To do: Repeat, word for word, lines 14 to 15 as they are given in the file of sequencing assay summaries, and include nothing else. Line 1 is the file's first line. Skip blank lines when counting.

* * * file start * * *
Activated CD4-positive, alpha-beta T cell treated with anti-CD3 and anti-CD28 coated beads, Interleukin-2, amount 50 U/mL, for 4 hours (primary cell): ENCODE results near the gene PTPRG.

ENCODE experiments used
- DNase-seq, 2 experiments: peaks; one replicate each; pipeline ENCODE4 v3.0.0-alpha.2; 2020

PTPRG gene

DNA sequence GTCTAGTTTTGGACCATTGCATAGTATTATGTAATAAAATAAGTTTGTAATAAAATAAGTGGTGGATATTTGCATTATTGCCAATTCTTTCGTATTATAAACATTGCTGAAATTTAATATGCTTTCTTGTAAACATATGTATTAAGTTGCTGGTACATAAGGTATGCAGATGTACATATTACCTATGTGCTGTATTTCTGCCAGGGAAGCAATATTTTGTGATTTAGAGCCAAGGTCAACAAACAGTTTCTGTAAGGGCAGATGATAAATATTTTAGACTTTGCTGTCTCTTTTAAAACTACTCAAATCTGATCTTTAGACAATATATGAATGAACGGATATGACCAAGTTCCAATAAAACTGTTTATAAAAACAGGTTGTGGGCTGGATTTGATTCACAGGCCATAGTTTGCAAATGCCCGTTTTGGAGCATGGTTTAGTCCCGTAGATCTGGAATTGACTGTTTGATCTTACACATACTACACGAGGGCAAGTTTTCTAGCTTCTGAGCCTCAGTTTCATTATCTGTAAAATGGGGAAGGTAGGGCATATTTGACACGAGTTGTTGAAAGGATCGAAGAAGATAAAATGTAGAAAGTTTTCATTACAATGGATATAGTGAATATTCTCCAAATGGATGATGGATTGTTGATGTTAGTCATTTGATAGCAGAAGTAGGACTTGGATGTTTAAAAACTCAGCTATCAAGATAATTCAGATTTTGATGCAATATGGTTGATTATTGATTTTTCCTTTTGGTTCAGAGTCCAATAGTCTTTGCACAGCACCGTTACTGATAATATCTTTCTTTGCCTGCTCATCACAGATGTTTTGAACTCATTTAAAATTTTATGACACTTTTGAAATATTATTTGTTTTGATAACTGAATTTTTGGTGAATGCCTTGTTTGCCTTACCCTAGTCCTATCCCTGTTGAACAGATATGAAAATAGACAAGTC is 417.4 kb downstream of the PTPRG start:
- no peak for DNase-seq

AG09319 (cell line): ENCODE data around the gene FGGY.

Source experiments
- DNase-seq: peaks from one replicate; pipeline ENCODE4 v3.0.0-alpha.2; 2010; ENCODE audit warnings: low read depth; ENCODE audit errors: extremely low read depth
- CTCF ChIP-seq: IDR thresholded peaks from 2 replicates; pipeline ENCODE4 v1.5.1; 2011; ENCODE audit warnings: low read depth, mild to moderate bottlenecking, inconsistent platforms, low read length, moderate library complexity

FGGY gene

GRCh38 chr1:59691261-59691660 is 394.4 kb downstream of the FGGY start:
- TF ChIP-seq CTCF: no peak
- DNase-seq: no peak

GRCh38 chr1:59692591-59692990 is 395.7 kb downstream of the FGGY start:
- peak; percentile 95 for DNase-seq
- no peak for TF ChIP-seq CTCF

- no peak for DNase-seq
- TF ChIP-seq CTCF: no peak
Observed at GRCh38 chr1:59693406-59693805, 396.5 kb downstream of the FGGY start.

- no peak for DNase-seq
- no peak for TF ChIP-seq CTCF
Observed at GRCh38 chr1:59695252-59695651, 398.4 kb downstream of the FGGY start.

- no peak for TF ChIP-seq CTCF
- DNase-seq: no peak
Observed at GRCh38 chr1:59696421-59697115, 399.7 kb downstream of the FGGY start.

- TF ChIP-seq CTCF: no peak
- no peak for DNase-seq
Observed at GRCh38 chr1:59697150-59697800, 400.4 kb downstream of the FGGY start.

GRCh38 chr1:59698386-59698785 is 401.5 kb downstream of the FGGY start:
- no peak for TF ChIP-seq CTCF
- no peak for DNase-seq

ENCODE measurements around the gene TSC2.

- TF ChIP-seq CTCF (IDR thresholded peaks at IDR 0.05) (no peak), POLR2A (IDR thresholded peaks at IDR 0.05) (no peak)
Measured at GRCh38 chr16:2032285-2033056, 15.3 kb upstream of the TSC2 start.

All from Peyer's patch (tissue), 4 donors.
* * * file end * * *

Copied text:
- DNase-seq: no peak

GRCh38 chr1:59692591-59692990 is 395.7 kb downstream of the FGGY start: